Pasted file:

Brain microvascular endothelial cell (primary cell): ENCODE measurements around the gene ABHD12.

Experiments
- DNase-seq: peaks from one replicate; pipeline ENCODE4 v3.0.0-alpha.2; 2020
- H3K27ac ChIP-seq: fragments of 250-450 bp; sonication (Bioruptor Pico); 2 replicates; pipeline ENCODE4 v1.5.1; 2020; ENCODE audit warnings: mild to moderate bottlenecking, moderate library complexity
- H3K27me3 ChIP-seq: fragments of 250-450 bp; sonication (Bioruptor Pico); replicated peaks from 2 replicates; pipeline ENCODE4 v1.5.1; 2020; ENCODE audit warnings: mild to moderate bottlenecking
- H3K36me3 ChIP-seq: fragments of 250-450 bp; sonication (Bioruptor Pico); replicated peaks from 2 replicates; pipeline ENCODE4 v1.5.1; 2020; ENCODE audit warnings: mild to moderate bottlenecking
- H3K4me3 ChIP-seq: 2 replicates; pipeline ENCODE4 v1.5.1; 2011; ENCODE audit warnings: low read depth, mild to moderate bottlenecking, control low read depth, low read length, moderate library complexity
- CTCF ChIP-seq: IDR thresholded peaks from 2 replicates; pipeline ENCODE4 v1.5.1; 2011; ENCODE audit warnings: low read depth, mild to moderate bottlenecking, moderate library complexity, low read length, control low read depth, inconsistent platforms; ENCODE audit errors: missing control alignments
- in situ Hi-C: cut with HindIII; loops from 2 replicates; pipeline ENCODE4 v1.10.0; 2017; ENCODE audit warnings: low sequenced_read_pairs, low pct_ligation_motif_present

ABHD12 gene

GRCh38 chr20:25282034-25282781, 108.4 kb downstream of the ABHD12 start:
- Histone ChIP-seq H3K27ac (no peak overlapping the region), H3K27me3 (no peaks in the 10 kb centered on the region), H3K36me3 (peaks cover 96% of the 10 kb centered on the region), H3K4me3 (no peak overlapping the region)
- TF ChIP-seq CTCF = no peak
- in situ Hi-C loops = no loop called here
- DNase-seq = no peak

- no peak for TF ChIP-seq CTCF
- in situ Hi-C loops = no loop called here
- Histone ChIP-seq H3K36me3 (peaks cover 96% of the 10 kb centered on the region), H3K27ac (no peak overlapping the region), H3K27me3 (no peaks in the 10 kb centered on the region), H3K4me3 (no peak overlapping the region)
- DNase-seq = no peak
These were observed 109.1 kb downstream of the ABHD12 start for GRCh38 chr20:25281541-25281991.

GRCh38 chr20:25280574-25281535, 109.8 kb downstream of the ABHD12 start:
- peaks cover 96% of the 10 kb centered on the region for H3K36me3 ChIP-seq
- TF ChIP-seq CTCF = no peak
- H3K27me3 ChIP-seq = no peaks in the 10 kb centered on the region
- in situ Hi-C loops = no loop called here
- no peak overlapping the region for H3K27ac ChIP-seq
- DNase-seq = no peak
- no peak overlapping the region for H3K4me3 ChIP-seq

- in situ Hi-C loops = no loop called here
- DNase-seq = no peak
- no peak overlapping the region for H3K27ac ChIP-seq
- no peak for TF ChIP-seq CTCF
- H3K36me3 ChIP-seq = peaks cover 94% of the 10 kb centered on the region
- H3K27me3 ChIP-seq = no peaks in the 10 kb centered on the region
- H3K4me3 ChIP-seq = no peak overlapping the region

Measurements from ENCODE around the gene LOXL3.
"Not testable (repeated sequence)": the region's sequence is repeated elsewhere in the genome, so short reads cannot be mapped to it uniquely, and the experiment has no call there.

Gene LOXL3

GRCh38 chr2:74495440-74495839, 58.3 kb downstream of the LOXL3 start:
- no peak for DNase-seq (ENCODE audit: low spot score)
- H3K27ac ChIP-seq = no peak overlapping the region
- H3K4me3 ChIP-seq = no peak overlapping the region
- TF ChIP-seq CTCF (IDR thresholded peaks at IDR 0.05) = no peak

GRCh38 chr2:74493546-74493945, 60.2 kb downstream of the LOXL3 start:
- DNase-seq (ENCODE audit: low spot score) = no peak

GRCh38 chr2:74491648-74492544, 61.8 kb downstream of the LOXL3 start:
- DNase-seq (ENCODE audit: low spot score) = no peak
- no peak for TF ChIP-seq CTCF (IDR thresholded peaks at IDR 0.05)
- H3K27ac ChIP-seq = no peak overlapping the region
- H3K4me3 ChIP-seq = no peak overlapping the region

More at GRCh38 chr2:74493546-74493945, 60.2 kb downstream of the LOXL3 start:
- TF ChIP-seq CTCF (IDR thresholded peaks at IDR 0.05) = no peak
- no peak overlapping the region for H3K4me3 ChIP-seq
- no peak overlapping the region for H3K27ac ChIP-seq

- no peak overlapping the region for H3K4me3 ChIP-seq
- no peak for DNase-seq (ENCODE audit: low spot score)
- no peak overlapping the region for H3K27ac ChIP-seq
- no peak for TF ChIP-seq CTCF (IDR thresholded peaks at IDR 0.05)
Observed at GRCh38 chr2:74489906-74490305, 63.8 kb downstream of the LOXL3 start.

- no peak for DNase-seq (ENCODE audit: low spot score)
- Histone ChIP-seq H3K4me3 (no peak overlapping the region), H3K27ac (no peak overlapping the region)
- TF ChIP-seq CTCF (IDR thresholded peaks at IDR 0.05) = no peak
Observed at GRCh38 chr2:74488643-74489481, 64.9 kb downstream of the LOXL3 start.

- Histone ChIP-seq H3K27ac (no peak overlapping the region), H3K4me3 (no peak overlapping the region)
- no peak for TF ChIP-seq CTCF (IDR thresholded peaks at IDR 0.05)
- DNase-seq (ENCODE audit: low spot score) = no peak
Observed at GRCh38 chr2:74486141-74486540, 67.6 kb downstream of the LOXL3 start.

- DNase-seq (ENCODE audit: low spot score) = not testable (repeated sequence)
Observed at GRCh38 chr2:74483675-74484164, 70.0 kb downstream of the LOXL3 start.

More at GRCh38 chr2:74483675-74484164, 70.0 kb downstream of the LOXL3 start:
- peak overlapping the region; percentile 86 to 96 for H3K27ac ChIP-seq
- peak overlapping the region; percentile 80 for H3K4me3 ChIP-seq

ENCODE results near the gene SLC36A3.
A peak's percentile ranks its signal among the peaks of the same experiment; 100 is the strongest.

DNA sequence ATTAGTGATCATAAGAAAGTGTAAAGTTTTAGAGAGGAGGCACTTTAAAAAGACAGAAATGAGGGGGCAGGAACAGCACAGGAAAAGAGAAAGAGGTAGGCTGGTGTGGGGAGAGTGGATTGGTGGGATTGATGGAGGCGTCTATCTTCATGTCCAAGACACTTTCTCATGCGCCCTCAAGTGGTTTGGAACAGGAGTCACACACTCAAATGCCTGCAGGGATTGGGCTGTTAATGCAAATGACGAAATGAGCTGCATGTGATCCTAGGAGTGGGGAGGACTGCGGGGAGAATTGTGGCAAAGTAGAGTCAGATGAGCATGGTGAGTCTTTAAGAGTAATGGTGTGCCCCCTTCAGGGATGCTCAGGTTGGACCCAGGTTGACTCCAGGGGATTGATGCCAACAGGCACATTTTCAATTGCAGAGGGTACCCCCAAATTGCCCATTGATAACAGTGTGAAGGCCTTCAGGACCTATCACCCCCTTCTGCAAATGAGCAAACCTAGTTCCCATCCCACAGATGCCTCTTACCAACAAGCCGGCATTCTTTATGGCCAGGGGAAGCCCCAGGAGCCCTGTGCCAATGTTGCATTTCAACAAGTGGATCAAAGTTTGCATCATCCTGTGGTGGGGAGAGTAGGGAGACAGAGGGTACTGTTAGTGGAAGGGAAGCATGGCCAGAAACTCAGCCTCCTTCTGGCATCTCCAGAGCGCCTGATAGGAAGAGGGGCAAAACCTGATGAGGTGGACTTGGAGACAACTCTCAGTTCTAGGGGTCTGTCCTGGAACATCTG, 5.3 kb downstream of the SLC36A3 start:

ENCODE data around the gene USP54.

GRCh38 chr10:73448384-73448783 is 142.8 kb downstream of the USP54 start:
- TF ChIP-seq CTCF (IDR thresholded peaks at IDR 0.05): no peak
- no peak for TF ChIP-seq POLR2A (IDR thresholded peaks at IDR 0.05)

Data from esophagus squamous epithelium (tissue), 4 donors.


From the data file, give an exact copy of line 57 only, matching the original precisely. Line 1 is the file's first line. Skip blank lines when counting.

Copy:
- no peak overlapping the region for H3K27ac ChIP-seq